It’s been quite awhile since I’ve written a blog post. Every year I take a month or so to stop writing, stop thinking, stop making lists of topics or outlining future articles, and just take in the world. I read what catches my eye, have long conversations with both loved ones and strangers, go to art exhibits, take walks in different environments, and just wait to see what has been trying to get my attention but which I have been too busy and preoccupied with my own thoughts to notice. I am always amazed at how new ways of looking at the world, unperceived perspectives, and unrecognized allies just show up during this time.
Coincidentally, two of the books I have read have talked about this very way of being. One was conversations with people who have thought deeply and acted forcefully to build bridges between humans and the natural world. The other was about how art heals. Each, in its own way, advocates just being with nature or with a piece of art. When we stop judging, analyzing, speculating, looking for symbols or archetypes, and all the other things we tend to do everyday, and just be with nature or art, we can listen to what it has to tell us, which may be quite different from what we think we will hear.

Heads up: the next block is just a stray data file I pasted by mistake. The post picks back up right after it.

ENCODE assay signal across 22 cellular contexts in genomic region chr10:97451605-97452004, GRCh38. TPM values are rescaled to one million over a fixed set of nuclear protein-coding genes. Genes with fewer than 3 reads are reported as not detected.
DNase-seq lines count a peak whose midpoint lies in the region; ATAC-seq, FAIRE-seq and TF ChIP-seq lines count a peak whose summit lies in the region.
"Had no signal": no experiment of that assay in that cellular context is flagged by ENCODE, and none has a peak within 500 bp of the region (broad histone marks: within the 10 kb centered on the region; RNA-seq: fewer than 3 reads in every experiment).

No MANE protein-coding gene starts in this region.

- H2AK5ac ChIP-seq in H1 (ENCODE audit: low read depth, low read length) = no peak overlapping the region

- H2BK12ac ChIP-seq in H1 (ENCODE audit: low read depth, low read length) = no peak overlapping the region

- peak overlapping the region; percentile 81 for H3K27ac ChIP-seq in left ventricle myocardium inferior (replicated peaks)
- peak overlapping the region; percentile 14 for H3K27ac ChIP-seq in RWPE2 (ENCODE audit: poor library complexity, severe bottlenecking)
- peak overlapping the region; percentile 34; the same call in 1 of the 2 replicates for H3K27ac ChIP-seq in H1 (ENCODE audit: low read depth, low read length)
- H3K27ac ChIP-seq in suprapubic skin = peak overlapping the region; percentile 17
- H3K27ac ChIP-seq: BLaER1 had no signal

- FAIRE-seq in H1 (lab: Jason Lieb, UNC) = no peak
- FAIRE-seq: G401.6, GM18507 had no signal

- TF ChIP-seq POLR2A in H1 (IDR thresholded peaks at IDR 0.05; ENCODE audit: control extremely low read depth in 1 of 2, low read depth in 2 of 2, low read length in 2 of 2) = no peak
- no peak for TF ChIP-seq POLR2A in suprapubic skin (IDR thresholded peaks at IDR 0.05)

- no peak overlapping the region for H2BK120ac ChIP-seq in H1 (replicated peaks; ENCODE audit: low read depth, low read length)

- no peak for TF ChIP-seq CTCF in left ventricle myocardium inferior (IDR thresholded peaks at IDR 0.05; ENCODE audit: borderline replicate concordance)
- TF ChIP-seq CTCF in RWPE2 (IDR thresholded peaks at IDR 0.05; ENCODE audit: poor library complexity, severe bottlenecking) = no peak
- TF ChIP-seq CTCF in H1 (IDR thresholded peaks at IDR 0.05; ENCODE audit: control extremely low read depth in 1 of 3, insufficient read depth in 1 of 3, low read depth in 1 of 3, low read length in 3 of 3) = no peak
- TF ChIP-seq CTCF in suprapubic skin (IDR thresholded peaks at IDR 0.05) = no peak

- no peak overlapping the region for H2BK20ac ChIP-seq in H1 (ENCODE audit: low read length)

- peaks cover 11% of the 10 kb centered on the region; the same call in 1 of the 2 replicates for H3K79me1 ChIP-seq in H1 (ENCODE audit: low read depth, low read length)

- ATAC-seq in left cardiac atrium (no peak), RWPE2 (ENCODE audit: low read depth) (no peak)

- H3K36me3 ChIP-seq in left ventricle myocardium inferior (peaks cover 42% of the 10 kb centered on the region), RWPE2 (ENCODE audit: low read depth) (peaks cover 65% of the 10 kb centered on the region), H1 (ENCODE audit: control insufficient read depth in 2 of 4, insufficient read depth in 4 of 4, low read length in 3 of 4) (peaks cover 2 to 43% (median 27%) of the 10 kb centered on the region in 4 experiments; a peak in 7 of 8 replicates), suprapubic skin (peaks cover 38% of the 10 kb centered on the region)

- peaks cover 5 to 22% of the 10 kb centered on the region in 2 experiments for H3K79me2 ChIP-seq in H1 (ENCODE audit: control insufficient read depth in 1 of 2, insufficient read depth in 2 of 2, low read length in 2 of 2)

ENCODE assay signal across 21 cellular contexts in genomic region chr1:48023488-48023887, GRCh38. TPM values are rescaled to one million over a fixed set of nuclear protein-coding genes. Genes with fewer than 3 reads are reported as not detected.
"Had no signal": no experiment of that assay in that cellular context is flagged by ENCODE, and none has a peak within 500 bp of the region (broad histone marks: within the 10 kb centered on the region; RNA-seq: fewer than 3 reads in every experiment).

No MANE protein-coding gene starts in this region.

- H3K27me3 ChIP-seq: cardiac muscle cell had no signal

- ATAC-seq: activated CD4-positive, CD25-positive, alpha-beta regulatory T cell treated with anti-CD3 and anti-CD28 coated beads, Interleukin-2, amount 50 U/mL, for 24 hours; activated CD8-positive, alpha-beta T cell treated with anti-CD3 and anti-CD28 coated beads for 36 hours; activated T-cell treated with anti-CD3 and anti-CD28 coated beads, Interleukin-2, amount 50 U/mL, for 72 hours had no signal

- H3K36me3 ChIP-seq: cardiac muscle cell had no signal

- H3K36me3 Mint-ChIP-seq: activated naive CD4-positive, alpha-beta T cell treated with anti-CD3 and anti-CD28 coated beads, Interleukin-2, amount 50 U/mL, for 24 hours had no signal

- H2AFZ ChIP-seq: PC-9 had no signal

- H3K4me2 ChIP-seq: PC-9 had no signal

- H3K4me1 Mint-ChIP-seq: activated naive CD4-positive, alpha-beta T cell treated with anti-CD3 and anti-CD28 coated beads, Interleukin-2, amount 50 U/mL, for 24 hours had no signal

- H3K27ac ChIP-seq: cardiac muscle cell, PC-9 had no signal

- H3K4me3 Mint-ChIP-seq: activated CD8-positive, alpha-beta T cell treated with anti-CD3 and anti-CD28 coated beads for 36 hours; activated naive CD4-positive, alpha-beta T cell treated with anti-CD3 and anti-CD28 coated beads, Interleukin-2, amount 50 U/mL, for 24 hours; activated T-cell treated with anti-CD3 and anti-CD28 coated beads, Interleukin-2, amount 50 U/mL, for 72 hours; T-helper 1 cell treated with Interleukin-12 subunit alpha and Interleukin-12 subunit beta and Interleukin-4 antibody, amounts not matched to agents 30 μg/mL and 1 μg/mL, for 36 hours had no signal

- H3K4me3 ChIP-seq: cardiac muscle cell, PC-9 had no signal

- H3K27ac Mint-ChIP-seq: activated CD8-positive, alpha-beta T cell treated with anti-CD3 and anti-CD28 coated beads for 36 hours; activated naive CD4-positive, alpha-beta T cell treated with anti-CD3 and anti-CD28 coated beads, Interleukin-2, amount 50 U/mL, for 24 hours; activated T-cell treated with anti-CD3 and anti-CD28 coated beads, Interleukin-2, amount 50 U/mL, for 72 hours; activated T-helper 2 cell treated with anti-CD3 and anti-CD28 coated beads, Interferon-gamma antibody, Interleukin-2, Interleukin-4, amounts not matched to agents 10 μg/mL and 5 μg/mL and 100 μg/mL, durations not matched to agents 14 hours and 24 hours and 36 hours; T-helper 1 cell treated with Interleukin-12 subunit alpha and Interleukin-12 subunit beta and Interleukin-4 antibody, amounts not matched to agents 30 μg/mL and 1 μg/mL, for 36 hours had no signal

I plan to try to do this more throughout the whole year. This need to judge and put everything we come across into boxes so that we are comfortable with it cuts us off from so much beauty and wisdom. Just being with something or someone is such a compassionate, respectful, encouraging way of experiencing that thing or person. You accept whatever or whoever you are being with completely just for what it or s/he is — the tsumanis with the butterflies, the anger in the art along with the harmony, the cussedness along with the adorableness in human beings. How much would we, and all beings, have to say if we knew that everyone around us recognized our faults as well as our best qualities, and just wanted to know what message we had to give?
In that spirit, I offer you this photo I took a week or so ago of a wasp’s nest. I invite you to just be with it, to enjoy the geometry of it, to think about the wasps inside, to wonder at it, to hear what it may have to tell you. I would love to know what it has to say to you!